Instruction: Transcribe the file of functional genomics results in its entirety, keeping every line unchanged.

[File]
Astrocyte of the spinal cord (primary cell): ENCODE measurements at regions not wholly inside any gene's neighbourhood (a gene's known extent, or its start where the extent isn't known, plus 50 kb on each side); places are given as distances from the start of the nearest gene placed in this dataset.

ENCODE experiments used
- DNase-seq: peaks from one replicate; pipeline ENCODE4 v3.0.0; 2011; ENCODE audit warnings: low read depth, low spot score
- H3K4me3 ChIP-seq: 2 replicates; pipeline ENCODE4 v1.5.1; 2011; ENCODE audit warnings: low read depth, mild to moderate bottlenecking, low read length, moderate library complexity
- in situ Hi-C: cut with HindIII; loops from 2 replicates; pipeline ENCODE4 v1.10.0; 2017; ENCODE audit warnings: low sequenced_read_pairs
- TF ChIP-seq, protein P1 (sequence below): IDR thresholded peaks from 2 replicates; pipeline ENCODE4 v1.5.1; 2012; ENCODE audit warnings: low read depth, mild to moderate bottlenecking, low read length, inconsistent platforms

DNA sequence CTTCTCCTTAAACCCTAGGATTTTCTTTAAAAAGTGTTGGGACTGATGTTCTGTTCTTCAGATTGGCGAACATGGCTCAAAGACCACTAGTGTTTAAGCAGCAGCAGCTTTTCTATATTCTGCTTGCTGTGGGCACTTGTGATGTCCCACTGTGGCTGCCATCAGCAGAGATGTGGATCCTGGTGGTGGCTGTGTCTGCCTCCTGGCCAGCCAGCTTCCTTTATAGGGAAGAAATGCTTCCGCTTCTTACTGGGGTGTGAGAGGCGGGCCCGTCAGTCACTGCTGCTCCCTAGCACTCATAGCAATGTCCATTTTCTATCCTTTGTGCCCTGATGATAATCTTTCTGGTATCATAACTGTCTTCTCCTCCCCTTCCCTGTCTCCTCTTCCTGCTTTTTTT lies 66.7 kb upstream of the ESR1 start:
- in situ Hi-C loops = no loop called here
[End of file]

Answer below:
Astrocyte of the spinal cord (primary cell): ENCODE measurements at regions not wholly inside any gene's neighbourhood (a gene's known extent, or its start where the extent isn't known, plus 50 kb on each side); places are given as distances from the start of the nearest gene placed in this dataset.

ENCODE experiments used
- DNase-seq: peaks from one replicate; pipeline ENCODE4 v3.0.0; 2011; ENCODE audit warnings: low read depth, low spot score
- H3K4me3 ChIP-seq: 2 replicates; pipeline ENCODE4 v1.5.1; 2011; ENCODE audit warnings: low read depth, mild to moderate bottlenecking, low read length, moderate library complexity
- in situ Hi-C: cut with HindIII; loops from 2 replicates; pipeline ENCODE4 v1.10.0; 2017; ENCODE audit warnings: low sequenced_read_pairs
- TF ChIP-seq, protein P1 (sequence below): IDR thresholded peaks from 2 replicates; pipeline ENCODE4 v1.5.1; 2012; ENCODE audit warnings: low read depth, mild to moderate bottlenecking, low read length, inconsistent platforms

DNA sequence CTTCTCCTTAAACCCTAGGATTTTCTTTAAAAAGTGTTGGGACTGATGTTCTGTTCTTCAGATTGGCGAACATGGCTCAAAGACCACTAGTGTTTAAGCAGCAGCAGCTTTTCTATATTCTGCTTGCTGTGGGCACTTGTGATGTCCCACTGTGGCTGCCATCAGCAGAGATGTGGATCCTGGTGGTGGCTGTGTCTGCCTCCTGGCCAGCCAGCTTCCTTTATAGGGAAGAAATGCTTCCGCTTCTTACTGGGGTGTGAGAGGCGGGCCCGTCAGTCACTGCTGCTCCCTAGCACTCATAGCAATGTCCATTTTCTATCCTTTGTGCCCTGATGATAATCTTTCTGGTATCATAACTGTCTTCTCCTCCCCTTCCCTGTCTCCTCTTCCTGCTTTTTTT lies 66.7 kb upstream of the ESR1 start:
- in situ Hi-C loops = no loop called here